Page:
[LINK] Coonan launches RFID guide

brd at iimetro.com.au brd at iimetro.com.au
Thu Jul 27 15:33:34 AEST 2006

The guide is at

Coonan launches RFID guide
Michael Crawford
27/07/2006 08:38:52

The Minister for the Department of Information Technology, Communications and
the Arts, Senator Helen Coonan used her opening address at the GSI Impetus 2006
conference in Melbourne this week to launch a guide to RFID adoption for
Australian business.

GS1 Australia allocates barcodes and numbering systems for e-commerce, promoting
international standards for item identification, data capture and data
synchronization with trading partners via the GS1 pool.

In the pre-recorded address, Coonan said in many instances Australia is at the
forefront of research into RFID usage and the government committed to helping
all businesses in embracing opportunities the technology offers.

"For many years we have seen the technology work in road toll tags but automated
data capture using RFID systems creates huge scope. It is vital Australian
businesses remain competitive here and overseas," Coonan said.

"The inventory and supply chain is leading the way and the use of RFID to track
pallets and individual stock. It is a revolution every bit as significant as
barcodes were in the 80s.

"Even at this early stage we have seen significant Australian RFID successes and
the case studies in the guide, Getting the Most from RFID, are to help
understanding and provide useful news. The starter guide is aimed mainly at the
SME space and serves as an introductory guide to potential RFID benefits."

A copy of Getting the Most out of RFID is available for download from the
Department of Communication, Information Technology and the Arts Web site.

Unfortunately though, it seems only a small number of global businesses are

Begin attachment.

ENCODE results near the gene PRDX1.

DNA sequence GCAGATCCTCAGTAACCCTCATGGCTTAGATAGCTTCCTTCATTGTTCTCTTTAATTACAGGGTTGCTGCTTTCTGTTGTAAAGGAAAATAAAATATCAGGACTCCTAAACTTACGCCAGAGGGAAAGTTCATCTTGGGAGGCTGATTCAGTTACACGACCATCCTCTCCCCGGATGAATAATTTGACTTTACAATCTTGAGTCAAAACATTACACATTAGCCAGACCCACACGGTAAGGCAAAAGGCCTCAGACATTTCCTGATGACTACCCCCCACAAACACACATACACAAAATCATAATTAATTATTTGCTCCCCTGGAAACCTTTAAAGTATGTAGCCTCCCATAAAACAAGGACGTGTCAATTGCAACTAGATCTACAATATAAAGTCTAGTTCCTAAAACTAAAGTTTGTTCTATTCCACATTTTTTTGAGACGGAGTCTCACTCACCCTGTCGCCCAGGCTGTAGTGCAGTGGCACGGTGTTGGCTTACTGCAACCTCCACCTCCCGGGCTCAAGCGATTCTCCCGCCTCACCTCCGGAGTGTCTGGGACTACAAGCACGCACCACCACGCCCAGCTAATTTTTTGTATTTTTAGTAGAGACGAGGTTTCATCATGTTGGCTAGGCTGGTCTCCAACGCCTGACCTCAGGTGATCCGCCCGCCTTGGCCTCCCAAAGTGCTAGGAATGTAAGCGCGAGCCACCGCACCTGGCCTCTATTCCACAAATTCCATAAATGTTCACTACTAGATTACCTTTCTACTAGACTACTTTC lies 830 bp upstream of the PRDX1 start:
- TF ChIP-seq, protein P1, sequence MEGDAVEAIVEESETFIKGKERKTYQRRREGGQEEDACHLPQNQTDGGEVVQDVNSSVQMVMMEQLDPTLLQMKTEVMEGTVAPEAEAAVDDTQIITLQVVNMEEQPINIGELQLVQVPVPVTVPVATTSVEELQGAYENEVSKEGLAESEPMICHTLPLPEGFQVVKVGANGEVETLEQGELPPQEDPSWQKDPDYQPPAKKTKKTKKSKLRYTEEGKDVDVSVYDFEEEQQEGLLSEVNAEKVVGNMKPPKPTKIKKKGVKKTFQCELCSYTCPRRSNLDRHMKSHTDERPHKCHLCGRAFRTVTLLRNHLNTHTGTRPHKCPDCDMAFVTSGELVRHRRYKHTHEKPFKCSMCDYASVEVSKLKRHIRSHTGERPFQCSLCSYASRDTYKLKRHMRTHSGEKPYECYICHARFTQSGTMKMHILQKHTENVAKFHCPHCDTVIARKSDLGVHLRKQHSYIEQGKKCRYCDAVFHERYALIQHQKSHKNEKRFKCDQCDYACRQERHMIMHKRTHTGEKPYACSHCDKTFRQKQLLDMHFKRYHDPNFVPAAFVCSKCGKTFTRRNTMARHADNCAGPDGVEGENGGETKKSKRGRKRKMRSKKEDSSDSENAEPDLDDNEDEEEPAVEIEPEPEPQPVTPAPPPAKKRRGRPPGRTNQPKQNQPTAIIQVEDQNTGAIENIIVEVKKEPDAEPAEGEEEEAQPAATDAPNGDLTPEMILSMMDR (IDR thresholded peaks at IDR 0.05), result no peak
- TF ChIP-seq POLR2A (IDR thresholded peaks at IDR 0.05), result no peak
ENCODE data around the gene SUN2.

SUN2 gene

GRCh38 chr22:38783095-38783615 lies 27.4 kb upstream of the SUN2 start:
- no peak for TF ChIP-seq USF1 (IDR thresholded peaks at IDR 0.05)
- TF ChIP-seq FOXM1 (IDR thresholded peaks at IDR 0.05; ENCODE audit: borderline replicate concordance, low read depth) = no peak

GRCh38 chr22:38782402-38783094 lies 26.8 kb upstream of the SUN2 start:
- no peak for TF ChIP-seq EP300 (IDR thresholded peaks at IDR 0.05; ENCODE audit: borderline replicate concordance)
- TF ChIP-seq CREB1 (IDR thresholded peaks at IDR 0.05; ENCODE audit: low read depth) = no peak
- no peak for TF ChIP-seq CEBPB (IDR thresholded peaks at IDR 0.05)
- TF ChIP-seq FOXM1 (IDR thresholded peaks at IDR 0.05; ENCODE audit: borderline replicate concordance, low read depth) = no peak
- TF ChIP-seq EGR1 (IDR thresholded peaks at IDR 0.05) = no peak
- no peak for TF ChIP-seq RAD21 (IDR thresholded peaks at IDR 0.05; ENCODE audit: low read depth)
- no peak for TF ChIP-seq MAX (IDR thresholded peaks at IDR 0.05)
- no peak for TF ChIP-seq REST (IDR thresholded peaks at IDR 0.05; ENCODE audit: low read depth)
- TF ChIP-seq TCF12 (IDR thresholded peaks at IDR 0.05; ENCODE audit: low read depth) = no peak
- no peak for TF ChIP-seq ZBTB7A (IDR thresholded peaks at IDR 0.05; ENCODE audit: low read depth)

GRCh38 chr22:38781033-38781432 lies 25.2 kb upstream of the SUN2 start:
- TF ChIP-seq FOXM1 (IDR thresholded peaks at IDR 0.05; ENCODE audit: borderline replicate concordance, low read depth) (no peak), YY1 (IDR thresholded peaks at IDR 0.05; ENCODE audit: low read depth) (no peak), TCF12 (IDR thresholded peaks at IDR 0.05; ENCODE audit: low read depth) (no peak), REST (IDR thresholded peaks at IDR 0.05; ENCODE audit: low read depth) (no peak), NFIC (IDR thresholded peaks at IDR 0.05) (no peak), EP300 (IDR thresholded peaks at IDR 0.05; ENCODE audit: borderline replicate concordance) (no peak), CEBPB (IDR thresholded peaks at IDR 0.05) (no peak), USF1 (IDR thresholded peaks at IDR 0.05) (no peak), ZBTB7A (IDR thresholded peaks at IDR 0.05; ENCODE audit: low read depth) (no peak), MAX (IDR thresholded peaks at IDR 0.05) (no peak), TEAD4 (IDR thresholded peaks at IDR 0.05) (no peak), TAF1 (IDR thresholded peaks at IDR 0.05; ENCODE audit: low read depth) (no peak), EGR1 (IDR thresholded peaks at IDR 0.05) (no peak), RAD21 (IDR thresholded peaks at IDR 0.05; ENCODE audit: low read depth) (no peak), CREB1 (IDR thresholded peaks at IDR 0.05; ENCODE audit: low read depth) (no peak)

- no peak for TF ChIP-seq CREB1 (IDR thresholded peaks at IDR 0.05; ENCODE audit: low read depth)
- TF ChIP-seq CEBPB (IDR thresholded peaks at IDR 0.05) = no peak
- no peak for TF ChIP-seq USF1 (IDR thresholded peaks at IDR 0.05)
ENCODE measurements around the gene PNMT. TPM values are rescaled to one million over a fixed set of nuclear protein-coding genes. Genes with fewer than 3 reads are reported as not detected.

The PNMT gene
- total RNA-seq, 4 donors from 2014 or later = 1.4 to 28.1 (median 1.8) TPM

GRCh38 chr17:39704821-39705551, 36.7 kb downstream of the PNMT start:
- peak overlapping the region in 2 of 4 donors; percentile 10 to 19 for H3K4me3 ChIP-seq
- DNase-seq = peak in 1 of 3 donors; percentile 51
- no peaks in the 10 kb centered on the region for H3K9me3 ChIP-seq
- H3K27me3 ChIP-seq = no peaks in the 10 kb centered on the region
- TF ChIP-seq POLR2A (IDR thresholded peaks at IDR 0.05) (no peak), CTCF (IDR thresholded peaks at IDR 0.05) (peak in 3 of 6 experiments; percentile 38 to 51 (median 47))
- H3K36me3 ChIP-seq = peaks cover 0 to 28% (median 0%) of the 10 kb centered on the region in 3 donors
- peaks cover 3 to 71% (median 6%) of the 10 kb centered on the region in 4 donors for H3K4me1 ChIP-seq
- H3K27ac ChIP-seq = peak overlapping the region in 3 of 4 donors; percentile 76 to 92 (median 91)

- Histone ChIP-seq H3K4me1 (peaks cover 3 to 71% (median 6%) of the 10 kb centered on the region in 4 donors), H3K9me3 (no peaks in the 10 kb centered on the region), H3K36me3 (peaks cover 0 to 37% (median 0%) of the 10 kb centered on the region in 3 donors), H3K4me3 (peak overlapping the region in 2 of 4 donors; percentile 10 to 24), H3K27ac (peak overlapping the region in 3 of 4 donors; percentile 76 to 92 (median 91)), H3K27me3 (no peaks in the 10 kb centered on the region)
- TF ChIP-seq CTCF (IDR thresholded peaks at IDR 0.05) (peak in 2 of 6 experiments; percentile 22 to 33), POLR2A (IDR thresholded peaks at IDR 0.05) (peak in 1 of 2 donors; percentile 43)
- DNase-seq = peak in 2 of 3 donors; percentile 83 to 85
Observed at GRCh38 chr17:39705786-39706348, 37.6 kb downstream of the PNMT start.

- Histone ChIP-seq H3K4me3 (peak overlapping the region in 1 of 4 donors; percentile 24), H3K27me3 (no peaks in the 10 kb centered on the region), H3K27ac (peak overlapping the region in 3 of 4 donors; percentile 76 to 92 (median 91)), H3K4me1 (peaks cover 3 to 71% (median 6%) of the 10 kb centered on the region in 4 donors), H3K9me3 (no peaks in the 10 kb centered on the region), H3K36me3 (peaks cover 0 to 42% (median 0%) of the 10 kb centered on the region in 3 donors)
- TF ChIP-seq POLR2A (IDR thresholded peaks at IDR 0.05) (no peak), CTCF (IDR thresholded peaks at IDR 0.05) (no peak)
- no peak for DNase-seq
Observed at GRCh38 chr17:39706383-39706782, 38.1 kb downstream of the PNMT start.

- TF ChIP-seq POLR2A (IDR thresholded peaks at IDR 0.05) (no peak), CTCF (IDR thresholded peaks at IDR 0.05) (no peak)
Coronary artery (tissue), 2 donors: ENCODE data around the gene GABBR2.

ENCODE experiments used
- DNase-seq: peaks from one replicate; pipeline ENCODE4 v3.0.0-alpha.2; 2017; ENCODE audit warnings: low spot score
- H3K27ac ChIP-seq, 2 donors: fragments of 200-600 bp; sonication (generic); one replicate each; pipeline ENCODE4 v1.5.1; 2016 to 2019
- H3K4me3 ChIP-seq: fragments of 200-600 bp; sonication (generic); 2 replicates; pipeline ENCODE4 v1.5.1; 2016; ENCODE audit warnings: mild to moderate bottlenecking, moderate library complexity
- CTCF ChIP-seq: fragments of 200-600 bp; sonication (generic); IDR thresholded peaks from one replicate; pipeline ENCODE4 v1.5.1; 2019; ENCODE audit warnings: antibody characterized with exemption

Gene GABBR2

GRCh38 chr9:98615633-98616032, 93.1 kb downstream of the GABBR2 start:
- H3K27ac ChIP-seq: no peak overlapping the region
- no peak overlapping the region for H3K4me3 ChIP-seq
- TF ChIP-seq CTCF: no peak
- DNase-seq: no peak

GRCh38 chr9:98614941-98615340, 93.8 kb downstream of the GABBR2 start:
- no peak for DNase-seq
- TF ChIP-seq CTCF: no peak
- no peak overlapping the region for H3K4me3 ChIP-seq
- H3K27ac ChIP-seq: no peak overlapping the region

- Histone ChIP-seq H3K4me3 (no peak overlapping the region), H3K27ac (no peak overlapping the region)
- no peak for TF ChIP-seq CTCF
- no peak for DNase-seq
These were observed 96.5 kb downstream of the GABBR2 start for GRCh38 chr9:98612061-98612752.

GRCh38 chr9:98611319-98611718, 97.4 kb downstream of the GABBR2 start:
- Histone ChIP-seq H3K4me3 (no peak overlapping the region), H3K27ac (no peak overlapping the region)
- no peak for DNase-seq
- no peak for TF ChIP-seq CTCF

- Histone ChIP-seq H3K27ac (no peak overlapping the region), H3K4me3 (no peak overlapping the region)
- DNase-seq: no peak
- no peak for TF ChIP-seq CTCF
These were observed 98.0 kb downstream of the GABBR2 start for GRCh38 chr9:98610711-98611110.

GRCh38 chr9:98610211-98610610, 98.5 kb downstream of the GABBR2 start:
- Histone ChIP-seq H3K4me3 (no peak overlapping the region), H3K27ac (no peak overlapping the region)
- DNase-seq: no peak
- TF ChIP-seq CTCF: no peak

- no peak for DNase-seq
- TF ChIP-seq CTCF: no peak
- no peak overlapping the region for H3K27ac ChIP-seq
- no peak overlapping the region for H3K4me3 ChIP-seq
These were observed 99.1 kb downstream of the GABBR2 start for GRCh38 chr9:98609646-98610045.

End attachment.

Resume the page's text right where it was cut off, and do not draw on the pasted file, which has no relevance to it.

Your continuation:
adopting the use of standards for data exchange in relation to business
transactions for RFID tagged goods.

Maria Palazzolo, chief executive officer of GS1 Australia, said business is
maturing in the use of standards for e-commerce transactions, but warned many
do not yet have the basic data standards correct.

"There are 1500 companies in Australia and only a small percentage is taking
advantage of the existing standards [for business-to-business exchange],"
Palazzolo said.

"We don't have the basics right yet and I would like to think of the 1600
companies currently involved that they are doing it right, but they are not. We
have much more to gain from using basic global standards.

Sally Herbert, president of the Global Data Synchronization Network, said a key
part to the data interchange is both retailers and manufacturers keeping
quality data sets. Herbert said data quality is the foundation to data
synchronization with trading partners and cited a recent Global Commerce
Initiative study of implementations worldwide.

The Global Data Synchronization Network connects the data pools of retailers and
suppliers to the GS1 Global Registry.

"The study found 30 percent of current item data is incorrect, which costs
between $US60 and $80 per error to fix, and to cleanse takes about 25 minutes
per stock keeping unit per year," Herbert said.

"Some 60 percent of invoices were found to have errors with 40 to 45 percent of
these involving deductions."


Bernard Robertson-Dunn
Sydney Australia
brd at iimetro.com.au

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